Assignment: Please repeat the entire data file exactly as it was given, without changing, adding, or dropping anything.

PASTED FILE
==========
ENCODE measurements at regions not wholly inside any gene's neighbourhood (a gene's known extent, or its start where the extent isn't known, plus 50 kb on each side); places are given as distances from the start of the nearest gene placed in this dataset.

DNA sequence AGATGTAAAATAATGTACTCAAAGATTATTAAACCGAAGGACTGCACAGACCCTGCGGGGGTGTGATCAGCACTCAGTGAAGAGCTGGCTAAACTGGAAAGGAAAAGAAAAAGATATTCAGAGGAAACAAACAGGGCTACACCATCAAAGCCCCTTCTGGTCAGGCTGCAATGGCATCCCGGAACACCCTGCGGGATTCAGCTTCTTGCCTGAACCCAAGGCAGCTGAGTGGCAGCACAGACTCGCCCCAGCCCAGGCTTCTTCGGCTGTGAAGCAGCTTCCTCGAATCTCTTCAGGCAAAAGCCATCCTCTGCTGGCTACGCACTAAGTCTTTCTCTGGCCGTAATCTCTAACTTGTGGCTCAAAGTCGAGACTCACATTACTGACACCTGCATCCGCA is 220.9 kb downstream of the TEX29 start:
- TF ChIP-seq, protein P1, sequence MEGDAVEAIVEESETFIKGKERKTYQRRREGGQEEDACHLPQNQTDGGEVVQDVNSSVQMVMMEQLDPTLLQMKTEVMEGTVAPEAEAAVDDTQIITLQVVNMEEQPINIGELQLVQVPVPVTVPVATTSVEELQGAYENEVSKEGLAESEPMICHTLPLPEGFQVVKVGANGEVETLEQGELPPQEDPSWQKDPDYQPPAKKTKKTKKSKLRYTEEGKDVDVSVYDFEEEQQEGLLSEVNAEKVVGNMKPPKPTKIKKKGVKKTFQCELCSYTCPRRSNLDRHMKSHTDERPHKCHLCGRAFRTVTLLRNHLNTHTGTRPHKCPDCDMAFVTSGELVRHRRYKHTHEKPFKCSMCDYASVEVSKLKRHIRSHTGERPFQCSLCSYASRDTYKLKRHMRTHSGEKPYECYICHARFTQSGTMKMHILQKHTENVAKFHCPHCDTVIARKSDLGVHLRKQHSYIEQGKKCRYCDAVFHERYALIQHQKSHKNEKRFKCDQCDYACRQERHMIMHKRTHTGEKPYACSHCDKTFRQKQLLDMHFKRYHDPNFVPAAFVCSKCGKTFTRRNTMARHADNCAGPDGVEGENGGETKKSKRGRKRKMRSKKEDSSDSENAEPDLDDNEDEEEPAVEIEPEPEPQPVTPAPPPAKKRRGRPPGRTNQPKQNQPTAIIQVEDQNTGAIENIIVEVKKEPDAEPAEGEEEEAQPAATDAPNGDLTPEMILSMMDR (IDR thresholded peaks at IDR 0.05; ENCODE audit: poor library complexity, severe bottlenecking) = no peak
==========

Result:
ENCODE measurements at regions not wholly inside any gene's neighbourhood (a gene's known extent, or its start where the extent isn't known, plus 50 kb on each side); places are given as distances from the start of the nearest gene placed in this dataset.

DNA sequence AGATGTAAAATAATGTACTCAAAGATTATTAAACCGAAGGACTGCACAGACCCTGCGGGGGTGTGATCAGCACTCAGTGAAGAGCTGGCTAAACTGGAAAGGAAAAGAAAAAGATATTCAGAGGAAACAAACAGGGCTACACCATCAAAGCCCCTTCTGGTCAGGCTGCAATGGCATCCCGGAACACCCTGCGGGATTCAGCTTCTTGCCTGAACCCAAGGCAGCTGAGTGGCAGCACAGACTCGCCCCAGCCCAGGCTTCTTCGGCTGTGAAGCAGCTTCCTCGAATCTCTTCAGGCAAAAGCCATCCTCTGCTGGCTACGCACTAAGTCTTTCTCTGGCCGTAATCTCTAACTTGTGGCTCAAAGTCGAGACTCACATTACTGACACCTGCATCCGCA is 220.9 kb downstream of the TEX29 start:
- TF ChIP-seq, protein P1, sequence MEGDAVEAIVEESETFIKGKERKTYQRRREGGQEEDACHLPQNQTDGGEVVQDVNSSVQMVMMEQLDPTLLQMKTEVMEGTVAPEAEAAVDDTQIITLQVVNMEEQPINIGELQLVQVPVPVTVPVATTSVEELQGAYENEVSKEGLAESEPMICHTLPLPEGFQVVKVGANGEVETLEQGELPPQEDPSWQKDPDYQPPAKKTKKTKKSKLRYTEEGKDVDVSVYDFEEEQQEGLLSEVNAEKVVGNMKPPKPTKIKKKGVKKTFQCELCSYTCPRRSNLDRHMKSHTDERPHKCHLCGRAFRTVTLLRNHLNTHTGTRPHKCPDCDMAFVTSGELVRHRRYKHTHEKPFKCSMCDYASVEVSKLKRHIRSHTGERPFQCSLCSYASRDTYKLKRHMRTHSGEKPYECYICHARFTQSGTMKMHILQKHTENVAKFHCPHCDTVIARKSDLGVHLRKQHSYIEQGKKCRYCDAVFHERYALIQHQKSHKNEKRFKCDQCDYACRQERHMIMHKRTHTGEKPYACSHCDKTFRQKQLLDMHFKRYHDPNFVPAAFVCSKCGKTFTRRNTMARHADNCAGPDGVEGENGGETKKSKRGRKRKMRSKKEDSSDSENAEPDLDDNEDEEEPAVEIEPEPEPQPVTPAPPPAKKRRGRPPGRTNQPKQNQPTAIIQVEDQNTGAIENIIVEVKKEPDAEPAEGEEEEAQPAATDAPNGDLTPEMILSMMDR (IDR thresholded peaks at IDR 0.05; ENCODE audit: poor library complexity, severe bottlenecking) = no peak